Saturday, January 20, 2007

Folkobit: Denny Doherty

The death has been announced of Denny Doherty, Mamas and the Papas songwriter. He was 66.

Doherty was born in Nova Scotia in 1940, and started singing on the Canadian folk scene in his teens. His first serious band, The Halifax Three, managed a deal with Colombia and a minor hit The Man Who Wouldn't Sing Along With Mitch before falling apart. The band's demise left Doherty and Zal Yanovsky broke in New York, from which they were rescued by "Mama" Cass Elliot. Hearing of their plight, she persuaded her management to augment her band, The Big Three by taking on the pair. Further band augmentation led to a name change to Mugwumps, and an untenable financial position. The band fell apart, and Doherty was once more without a visible means of support.

Doherty was thus luckily able to take advantage of the departure of Marhsall Brickman from The New Journeyman, filling the man's shoes for a set of prebooked tour dates. The Journey ended in 1965, but the band reformulated - with Cass Elliot on board - as The Magic Circle. Shortly after signing their first deal, a run of bands with terrible names was topped when they elected to change their name to The Mamas and The Papas, a title so terrible it's still being used for a pram and nappy shop today.

Their debut album, If You Can Believe Your Eyes and Ears, was something of a triumph, although not uncontroversial - complaints about the sleeve weren't focused on the band, sharing a bath (fully clothed). No, it was the presence of a toilet in the picture that led to charges of indecency. Later versions would cover or crop the offending John.

Behind the can was, in effect, everything the band is known for - vocal harmonies, California Dreamin, The In Crowd, Monday, Monday. If it had the sound of someone choking on a ham sandwich, it would have the lot. Rolling Stone still reckons it to be the 127th best album ever made - doesn't sound much, but there's been a lot of albums released over the years - and its modest sales of half a million disguises quite how central to pop culture the record would become. BBC Four, for example, is calling its season on California the California Dreaming season - it's quite an accolade for your creation to become something of a dead cliche that people can't quite shake off.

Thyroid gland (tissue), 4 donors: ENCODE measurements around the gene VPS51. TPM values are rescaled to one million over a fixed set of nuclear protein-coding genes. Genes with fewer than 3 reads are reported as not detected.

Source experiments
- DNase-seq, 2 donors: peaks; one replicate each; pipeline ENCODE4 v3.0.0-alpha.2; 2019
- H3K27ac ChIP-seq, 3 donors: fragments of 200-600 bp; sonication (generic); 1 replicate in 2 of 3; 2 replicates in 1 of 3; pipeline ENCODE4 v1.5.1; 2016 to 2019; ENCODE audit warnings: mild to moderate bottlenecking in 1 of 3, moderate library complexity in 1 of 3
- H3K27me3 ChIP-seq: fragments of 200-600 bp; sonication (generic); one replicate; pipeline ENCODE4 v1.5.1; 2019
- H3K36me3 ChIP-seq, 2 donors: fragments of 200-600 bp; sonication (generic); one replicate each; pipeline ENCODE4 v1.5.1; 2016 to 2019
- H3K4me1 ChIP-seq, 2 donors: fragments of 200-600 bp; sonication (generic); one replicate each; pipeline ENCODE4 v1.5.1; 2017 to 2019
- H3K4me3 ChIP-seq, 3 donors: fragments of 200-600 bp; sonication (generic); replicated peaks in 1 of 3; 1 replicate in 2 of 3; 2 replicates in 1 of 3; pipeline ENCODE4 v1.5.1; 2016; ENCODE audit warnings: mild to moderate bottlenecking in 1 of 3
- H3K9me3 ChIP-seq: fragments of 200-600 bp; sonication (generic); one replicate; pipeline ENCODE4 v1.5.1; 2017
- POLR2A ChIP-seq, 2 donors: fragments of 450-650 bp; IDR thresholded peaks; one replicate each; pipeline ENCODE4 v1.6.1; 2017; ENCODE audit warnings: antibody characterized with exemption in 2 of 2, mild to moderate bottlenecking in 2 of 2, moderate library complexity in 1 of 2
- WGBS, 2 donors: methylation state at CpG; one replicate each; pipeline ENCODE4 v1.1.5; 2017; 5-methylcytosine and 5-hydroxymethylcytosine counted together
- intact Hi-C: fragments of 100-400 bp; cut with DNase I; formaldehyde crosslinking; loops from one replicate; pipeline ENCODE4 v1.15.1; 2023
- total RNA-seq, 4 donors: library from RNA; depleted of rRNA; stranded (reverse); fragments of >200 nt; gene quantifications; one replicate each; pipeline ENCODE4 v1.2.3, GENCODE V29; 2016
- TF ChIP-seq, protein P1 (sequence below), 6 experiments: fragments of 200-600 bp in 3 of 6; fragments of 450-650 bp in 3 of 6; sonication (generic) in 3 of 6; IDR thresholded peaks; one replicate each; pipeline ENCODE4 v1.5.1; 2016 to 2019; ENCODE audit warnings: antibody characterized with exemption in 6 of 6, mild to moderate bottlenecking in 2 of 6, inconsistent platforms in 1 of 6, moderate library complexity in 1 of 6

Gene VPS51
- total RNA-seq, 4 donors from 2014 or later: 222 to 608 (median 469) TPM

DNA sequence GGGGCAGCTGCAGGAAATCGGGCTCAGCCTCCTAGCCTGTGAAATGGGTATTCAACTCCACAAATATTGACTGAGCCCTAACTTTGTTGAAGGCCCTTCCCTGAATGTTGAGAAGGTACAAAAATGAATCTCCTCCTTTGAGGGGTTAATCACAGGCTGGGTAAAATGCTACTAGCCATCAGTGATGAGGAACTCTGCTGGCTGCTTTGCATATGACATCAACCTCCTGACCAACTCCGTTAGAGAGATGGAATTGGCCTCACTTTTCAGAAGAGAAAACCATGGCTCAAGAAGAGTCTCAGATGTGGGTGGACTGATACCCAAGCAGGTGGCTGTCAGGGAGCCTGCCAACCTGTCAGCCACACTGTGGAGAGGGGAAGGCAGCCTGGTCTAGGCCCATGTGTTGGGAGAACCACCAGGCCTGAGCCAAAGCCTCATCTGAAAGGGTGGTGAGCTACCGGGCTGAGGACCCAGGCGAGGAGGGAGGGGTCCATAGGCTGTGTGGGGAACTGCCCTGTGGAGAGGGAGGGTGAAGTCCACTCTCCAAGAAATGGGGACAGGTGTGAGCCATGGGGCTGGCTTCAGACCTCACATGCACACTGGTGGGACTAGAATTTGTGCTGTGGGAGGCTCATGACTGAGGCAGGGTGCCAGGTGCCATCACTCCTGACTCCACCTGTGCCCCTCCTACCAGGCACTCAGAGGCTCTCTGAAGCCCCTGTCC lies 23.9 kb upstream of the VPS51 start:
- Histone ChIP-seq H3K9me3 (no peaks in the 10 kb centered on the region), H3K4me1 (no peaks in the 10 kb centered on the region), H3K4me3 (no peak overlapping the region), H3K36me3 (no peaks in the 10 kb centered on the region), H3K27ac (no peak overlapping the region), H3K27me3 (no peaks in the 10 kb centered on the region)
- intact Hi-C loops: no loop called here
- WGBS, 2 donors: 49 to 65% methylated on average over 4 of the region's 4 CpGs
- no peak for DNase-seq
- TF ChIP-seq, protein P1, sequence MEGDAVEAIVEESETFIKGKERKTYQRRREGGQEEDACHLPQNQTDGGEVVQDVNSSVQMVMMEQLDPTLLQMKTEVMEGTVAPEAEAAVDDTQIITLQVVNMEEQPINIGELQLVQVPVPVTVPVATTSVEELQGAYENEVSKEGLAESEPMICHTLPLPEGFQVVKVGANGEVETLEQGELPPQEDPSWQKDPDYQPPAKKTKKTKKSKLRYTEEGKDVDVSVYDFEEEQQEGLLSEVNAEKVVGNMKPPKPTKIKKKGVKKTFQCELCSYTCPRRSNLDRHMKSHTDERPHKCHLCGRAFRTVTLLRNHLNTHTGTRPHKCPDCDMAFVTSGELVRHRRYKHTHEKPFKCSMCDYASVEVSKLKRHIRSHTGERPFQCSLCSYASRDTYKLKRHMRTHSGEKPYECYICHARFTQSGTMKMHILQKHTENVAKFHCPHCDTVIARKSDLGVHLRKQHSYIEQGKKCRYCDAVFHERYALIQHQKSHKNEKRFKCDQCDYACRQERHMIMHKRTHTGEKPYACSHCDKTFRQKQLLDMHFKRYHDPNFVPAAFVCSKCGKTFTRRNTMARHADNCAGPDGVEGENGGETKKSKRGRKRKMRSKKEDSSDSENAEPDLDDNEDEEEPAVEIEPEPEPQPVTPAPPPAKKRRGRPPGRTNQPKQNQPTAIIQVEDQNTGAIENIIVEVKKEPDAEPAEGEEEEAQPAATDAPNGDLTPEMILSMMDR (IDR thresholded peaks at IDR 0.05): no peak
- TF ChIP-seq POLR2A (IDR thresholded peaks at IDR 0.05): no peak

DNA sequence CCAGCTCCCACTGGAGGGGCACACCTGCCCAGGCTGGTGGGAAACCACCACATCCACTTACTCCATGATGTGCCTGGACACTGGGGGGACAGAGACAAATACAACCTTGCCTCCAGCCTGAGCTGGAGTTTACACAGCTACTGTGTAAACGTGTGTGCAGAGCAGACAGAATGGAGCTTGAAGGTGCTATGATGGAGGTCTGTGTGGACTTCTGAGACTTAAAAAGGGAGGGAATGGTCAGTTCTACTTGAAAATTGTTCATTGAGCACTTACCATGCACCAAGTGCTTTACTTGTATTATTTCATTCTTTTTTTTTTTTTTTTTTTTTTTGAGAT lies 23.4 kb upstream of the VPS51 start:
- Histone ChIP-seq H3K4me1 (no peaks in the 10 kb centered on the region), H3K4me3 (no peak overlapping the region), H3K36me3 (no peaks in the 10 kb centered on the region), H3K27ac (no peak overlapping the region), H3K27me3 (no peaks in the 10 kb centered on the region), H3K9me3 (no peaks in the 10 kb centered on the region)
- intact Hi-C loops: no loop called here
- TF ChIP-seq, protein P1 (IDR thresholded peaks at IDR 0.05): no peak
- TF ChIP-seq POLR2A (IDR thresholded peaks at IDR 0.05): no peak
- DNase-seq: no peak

Doherty wrecked the band by that old stand-by, having an intra-band affair. His was with Michelle Phillips, with the added complication that her husband, John, was also a Mama and Papa; she ended up kicked out the band and Doherty on the juice. The atmosphere wasn't exactly perfect for making blissed out tunes, and the decision to draft in Jill Gibson (the producer's girlfriend) didn't exactly work out, either. The substitute was paid off, Michelle was brought back, and things got even harder for Doherty to cope with.

A lacklustre performance at the Monterrey Pop Festival and an incident where John slagged Cass off in front of Mick Jagger added to a terrible working relationship; Cass stayed for just as long as the contract forced her to. July 1968, as it turned out.

Elliot and Doherty remained friends, as she enjoyed some solo success and he continued to drink; an offer of marriage from her was turned down. In 1974, Cass died. Her funeral was the first time the band were in the same place without bickering for years.

Doherty had a solo career which was well-reviewed if not especially lucrative. He took the lead in a 1975 Warhol Broadway play, Man On The Moon, and a return to Canada in 1978 saw him presenting Denny's Sho, thirteen half hours of "musical entertainment."

There was a sort-of revival of the band - John Phillips firmly in charge - which featured Doherty in the 80s, although it was more the Daughters and the Papas, featuring Mackenzie, John's offspring. Doherty also produced Dream a Little Dream, a stage show telling the Mamas and Papas story from his perspective.

More recently, he provided the voices for Thomas The Tank Engine wannabe Theodore Tugboat.

Doherty died on January 19th at his home in Ontario. Cause of death was an abdominal aneurysm.


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